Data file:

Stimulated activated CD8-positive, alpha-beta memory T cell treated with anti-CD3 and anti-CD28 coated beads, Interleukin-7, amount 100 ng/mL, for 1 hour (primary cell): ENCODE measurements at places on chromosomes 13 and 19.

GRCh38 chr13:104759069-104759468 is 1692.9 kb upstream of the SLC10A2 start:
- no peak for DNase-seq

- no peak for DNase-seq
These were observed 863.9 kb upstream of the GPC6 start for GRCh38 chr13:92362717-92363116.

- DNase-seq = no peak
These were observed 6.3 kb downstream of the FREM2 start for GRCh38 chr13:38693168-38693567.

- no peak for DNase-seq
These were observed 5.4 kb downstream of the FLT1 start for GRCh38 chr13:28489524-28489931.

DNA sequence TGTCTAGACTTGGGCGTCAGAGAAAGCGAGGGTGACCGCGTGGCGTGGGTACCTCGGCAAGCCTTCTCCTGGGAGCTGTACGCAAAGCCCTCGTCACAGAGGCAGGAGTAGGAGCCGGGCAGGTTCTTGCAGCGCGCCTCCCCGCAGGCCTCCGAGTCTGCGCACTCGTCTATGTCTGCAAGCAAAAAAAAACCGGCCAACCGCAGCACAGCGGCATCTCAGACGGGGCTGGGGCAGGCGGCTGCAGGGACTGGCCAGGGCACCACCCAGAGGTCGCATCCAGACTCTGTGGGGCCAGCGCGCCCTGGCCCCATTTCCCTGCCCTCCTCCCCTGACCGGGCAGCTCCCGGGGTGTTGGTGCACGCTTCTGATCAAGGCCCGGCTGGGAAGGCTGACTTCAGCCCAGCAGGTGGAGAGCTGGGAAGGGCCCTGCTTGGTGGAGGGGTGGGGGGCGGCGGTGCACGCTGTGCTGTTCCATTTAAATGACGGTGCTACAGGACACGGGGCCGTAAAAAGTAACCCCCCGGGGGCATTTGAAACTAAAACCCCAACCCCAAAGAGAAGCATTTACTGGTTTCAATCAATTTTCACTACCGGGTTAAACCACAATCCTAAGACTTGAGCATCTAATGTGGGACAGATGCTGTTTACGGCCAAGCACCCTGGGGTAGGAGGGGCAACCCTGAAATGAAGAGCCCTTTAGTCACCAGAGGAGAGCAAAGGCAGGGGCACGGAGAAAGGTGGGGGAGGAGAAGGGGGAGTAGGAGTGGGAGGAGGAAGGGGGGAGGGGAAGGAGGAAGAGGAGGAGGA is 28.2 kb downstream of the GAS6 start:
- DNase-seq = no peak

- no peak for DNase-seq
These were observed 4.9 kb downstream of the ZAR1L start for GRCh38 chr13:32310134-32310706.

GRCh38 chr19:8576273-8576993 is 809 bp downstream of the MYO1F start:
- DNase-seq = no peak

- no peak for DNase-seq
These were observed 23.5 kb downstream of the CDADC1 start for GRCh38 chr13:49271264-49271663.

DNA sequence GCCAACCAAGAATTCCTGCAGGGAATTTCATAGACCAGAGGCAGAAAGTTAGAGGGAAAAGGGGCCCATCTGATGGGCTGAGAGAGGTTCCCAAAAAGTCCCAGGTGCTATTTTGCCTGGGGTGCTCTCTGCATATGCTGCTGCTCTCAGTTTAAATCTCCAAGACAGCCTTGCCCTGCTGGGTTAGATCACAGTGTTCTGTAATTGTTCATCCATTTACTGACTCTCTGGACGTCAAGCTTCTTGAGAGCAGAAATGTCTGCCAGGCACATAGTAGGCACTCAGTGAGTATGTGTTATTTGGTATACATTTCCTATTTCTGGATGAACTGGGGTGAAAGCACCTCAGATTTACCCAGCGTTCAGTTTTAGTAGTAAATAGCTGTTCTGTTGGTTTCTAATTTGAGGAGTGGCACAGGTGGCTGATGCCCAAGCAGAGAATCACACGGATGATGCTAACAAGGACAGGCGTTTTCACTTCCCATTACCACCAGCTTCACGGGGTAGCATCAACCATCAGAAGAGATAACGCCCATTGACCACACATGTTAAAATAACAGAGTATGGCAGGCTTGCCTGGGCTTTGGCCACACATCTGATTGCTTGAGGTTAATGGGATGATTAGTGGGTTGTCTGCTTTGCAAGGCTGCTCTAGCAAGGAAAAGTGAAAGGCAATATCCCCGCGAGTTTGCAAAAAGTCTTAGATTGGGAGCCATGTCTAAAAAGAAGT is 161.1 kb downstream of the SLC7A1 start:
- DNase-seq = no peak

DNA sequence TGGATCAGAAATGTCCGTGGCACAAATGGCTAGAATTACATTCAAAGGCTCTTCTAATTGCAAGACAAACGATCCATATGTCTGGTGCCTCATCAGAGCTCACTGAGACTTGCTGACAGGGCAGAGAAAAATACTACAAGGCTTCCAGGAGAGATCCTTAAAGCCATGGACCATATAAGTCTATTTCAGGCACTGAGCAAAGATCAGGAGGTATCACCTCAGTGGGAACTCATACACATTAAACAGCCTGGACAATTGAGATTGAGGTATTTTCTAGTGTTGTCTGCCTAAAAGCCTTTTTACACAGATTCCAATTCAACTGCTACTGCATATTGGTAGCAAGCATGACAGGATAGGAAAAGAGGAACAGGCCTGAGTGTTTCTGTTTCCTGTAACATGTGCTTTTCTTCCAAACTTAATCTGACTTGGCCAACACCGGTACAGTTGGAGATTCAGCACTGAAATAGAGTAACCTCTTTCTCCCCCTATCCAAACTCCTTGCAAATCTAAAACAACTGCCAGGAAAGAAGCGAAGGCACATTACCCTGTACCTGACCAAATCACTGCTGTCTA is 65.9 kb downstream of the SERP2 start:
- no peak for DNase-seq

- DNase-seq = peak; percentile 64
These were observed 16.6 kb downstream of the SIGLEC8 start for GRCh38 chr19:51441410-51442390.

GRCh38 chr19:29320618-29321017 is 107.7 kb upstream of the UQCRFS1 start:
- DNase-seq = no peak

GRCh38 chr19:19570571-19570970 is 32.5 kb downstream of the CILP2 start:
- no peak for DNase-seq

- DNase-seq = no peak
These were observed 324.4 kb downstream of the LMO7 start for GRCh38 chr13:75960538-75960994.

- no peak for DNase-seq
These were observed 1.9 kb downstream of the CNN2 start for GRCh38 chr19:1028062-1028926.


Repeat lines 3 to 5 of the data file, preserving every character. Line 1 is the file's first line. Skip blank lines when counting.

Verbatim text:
- no peak for DNase-seq

- no peak for DNase-seq
These were observed 863.9 kb upstream of the GPC6 start for GRCh38 chr13:92362717-92363116.